Environmental noise exposure, early biological risk and mental health in nine to ten year old children: a cross-sectional field study.

Research paper by Rosanna R Crombie, Charlotte C Clark, Stephen A SA Stansfeld

Indexed on: 17 May '11Published on: 17 May '11Published in: Environmental Health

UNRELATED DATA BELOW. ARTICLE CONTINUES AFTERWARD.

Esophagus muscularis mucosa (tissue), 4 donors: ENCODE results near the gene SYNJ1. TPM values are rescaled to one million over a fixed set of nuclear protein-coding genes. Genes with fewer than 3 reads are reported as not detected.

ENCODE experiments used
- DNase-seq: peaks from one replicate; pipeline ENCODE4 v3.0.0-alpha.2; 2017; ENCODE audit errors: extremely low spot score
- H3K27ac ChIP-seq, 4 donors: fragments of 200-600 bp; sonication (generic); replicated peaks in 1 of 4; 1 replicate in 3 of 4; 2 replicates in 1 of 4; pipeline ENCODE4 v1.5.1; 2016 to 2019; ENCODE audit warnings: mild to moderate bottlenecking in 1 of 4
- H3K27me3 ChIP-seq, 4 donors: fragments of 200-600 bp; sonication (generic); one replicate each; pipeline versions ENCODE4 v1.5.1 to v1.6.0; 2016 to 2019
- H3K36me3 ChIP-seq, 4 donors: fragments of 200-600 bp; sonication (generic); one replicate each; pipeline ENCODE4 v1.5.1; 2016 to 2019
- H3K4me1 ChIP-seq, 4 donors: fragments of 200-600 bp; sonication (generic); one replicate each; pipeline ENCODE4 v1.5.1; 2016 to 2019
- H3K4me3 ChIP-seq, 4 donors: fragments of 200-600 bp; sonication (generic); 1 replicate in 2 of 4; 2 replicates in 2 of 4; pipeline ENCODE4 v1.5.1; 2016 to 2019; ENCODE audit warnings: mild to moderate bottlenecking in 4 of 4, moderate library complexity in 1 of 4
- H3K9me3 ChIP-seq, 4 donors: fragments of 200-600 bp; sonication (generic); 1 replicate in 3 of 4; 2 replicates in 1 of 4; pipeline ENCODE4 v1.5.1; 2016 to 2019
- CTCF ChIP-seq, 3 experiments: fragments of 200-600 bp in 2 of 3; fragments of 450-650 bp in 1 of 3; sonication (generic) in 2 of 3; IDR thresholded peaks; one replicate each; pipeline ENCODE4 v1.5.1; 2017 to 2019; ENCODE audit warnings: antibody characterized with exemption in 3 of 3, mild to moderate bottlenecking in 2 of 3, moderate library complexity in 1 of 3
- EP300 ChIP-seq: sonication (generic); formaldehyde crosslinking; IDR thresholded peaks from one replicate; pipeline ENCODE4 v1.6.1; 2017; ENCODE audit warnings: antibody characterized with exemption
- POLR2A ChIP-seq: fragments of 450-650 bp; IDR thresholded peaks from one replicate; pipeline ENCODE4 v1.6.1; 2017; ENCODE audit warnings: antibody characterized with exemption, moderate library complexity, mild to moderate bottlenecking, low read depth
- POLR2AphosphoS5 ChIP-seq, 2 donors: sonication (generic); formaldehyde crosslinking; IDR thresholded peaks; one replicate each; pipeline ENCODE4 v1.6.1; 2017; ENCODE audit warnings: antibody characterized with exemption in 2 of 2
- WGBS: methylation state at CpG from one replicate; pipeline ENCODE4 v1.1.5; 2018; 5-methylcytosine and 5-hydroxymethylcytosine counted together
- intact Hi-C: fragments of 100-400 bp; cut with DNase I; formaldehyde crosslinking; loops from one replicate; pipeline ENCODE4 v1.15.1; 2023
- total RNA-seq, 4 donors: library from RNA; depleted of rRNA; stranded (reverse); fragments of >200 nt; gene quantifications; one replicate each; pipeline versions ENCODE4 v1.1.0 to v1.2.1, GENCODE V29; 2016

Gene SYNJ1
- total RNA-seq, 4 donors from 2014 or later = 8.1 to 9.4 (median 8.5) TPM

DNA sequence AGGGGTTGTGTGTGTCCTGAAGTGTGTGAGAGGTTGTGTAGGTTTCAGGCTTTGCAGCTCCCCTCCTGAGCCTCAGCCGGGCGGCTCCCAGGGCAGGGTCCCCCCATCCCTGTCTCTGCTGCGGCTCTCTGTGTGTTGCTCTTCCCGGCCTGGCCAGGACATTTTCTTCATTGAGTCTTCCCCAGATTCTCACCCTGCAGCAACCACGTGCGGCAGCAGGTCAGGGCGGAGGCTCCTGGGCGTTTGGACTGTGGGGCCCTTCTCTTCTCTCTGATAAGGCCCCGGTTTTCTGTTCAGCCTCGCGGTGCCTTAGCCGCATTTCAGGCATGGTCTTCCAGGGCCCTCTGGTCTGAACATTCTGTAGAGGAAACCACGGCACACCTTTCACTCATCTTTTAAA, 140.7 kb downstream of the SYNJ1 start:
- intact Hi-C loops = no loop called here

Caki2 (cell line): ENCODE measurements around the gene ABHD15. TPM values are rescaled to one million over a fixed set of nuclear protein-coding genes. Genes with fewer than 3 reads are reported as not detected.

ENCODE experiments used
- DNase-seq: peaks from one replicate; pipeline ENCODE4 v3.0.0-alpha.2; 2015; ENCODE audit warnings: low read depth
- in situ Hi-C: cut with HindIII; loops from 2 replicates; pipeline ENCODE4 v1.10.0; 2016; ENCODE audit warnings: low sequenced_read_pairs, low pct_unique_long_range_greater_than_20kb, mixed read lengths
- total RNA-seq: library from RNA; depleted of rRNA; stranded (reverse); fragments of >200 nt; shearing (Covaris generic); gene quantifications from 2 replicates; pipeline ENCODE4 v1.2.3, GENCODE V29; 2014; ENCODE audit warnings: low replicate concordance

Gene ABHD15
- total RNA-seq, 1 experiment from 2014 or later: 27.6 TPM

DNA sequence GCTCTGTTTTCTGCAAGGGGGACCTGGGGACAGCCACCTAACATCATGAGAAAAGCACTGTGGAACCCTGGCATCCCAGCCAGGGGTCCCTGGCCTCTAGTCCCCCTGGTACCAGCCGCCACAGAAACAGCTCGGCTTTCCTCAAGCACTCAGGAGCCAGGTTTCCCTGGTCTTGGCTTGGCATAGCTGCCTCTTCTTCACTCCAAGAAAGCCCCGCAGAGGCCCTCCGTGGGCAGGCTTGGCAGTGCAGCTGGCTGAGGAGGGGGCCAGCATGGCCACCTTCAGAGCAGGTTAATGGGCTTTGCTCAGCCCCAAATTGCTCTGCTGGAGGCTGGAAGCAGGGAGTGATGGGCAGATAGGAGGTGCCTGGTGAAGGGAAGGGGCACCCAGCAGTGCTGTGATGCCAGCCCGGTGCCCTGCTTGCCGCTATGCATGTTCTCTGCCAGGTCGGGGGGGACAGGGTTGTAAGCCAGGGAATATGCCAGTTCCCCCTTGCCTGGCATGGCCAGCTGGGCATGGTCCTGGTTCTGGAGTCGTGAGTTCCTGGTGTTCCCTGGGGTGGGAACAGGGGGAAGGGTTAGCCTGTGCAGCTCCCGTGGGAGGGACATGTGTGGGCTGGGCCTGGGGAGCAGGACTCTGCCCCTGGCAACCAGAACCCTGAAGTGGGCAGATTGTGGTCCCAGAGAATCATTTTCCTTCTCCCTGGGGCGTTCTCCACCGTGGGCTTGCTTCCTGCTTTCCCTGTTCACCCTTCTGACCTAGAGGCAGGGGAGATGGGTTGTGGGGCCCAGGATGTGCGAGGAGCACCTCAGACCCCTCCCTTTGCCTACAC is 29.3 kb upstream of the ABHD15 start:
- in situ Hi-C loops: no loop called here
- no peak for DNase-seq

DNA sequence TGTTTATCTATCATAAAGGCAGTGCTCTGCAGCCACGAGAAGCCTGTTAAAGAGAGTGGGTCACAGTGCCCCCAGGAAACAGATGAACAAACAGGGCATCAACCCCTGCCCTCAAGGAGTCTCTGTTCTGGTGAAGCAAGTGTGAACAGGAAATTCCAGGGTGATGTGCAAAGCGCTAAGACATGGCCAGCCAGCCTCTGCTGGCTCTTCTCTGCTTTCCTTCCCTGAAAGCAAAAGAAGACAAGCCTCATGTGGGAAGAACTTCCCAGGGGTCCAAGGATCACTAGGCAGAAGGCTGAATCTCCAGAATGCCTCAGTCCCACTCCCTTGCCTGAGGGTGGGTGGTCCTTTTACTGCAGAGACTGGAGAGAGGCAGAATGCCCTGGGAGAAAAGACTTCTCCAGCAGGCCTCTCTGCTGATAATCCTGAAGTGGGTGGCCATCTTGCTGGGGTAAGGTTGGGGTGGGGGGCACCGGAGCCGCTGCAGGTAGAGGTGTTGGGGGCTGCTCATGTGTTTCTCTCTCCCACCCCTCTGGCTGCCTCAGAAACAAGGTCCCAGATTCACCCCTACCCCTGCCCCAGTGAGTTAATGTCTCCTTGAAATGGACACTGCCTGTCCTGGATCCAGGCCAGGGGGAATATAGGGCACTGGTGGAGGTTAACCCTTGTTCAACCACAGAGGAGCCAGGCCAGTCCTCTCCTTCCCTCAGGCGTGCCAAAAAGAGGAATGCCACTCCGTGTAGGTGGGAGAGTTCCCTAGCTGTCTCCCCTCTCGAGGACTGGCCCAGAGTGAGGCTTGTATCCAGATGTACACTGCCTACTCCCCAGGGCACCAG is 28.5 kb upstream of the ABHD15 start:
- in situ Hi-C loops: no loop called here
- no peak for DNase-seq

Previous research suggests that children born prematurely or with a low birth weight are more vulnerable to the mental health effects of ambient neighbourhood noise; predominantly road and rail noise, at home. This study used data from the Road Traffic and Aircraft Noise Exposure and Children's Cognition and Health (RANCH) study to see if this finding extends to aircraft and road traffic noise at school.Children and their parents from schools around three European airports were selected to represent a range of aircraft and road traffic noise exposure levels. Birth weight and gestation period were merged to create a dichotomous variable assessing 'early biological risk'. Mental health was assessed using the Strengths and Difficulties Questionnaire (SDQ). Complete data were available for 1900 primary school children.Children who were 'at risk' (i.e. low birth weight or premature birth) were rated as having more conduct problems and emotional symptoms and poorer overall mental health than children not at risk. However, there was no interaction between aircraft or road traffic noise exposure at school and early biological risk.Data from the RANCH study suggests that children with early biological risk are not more vulnerable to the effects of aircraft or road traffic noise at school on mental health than children without this risk; however they are more likely to have mental ill-health.